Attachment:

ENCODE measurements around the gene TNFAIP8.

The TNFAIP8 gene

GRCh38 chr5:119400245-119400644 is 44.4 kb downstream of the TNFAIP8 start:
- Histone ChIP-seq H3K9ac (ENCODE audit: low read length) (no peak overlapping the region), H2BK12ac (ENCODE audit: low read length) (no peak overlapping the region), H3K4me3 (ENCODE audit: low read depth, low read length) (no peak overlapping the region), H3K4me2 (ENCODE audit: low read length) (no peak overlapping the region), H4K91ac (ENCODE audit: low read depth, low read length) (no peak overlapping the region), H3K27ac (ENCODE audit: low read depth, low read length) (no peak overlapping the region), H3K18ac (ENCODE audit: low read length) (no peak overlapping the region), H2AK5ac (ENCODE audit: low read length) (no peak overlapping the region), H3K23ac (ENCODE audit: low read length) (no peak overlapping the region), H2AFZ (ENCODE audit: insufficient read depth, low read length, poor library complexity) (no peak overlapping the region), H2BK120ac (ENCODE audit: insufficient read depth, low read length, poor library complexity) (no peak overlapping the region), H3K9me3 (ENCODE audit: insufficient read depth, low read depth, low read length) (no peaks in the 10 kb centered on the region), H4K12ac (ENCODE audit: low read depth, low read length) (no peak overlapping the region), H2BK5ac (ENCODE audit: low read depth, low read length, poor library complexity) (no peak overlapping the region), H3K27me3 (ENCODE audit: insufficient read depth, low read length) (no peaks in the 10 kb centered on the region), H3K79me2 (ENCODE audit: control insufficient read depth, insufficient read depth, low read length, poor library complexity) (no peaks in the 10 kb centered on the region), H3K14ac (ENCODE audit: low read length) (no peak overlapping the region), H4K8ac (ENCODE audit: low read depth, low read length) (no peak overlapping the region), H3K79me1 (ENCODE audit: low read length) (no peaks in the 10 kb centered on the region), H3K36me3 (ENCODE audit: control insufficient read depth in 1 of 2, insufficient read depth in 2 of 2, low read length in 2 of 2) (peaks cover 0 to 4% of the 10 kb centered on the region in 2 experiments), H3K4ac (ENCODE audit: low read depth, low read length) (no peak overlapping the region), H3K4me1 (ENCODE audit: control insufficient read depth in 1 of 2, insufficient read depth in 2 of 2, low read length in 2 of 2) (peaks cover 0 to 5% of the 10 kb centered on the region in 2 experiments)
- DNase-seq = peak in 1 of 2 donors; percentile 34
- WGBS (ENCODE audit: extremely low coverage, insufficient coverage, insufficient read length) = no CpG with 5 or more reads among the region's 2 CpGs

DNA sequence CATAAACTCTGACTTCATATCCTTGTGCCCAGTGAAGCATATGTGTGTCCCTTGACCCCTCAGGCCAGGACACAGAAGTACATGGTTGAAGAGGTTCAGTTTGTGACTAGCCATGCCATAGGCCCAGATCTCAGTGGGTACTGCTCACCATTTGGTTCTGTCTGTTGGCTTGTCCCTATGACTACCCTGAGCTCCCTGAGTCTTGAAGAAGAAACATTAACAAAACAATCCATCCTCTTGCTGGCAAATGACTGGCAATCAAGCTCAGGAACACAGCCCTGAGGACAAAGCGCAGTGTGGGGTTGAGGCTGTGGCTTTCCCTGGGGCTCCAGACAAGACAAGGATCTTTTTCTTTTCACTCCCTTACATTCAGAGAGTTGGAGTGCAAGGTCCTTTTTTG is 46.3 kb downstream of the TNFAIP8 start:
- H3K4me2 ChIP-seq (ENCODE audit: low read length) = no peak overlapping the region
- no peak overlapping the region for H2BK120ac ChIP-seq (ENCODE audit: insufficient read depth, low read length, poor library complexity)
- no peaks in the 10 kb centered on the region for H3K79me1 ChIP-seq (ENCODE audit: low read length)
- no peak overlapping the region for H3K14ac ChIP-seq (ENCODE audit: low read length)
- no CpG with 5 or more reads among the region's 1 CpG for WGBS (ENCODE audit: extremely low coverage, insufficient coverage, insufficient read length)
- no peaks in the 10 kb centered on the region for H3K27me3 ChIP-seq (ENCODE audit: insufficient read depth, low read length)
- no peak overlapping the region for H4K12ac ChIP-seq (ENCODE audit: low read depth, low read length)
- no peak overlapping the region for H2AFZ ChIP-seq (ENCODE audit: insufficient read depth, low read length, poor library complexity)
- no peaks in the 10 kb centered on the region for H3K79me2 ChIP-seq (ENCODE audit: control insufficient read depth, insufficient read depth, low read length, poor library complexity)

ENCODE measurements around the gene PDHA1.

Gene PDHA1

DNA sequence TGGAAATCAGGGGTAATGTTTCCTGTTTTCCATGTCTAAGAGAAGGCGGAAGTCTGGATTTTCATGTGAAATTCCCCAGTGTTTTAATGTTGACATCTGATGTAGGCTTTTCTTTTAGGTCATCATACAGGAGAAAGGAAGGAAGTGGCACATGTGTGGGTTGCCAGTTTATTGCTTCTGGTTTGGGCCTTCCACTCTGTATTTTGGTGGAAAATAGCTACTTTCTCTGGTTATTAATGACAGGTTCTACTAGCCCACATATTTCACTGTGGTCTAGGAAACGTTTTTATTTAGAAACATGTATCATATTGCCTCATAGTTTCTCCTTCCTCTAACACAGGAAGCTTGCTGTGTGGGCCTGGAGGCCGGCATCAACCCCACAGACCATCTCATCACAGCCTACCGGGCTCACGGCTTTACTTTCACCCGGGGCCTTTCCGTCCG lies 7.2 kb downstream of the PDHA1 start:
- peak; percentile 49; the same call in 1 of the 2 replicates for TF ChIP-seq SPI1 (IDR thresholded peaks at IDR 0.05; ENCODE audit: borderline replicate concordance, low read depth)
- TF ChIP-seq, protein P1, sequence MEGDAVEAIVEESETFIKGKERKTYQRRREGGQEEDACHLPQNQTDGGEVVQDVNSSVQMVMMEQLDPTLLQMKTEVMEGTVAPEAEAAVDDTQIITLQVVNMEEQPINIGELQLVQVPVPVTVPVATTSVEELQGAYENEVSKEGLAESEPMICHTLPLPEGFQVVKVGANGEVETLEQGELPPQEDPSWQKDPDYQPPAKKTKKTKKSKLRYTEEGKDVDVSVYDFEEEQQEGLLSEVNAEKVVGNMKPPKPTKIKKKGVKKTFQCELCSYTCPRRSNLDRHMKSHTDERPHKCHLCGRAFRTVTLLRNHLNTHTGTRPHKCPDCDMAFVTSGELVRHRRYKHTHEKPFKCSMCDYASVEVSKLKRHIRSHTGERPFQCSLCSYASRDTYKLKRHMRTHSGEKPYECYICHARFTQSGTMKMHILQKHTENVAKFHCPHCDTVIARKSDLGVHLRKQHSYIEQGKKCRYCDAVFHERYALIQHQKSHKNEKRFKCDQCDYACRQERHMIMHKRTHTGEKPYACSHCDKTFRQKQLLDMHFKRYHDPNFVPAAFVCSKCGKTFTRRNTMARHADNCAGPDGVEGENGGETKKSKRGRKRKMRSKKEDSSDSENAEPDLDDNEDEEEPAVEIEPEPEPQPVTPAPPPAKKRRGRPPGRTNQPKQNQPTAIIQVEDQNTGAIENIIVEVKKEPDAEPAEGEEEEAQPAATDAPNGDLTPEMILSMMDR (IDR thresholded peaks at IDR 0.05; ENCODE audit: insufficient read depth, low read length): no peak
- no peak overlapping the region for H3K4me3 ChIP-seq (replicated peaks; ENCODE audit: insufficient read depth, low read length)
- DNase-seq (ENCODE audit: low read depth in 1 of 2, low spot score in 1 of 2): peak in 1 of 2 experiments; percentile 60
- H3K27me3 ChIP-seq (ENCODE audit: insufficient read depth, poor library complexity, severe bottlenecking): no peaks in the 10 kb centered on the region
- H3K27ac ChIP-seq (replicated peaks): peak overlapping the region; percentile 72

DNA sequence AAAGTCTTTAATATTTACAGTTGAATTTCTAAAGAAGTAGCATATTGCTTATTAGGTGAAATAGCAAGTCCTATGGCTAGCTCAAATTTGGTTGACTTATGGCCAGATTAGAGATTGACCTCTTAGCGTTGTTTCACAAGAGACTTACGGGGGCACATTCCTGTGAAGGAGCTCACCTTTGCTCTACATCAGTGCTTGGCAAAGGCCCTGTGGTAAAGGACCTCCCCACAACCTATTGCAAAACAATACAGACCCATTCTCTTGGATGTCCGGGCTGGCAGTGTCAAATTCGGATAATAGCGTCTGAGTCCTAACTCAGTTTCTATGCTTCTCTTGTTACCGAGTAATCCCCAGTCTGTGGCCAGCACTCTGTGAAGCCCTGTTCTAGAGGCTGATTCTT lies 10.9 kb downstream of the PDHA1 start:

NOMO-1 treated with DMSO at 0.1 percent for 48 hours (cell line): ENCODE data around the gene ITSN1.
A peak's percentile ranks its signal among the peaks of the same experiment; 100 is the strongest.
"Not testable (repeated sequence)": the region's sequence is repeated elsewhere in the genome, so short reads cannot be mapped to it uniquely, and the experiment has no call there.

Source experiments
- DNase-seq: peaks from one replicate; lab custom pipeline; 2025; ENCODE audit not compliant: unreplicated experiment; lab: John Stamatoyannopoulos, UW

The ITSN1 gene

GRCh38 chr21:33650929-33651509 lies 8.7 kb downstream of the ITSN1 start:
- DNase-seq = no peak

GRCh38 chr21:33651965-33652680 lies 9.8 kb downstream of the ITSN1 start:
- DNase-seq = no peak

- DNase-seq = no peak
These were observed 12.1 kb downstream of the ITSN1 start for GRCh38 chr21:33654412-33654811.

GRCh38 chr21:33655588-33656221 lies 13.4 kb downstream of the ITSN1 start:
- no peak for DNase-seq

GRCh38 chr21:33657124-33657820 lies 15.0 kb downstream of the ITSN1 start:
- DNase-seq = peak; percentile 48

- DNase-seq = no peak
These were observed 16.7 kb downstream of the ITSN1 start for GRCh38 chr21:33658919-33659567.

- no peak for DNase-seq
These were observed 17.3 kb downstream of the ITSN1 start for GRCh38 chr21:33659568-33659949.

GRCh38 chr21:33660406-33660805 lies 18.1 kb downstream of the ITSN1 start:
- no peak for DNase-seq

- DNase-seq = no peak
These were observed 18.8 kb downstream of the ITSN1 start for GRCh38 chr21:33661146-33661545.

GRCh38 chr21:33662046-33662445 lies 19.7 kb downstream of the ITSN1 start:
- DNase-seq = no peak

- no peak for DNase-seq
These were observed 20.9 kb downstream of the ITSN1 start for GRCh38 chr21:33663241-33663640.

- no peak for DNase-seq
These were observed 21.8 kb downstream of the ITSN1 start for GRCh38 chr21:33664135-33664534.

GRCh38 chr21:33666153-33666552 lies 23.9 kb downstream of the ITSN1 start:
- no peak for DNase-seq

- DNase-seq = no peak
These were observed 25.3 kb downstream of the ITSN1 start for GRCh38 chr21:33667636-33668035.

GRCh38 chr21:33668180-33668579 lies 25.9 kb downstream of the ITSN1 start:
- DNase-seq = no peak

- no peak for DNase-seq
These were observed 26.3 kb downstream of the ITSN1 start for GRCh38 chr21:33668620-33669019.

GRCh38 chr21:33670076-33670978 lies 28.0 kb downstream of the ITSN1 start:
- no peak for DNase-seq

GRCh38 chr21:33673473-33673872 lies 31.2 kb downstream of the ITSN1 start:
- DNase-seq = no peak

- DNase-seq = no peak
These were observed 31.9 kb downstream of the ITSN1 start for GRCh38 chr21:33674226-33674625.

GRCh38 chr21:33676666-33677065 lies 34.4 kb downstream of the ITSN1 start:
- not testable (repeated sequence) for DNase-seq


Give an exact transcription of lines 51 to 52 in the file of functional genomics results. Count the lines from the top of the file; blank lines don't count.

GRCh38 chr21:33662046-33662445 lies 19.7 kb downstream of the ITSN1 start:
- DNase-seq = no peak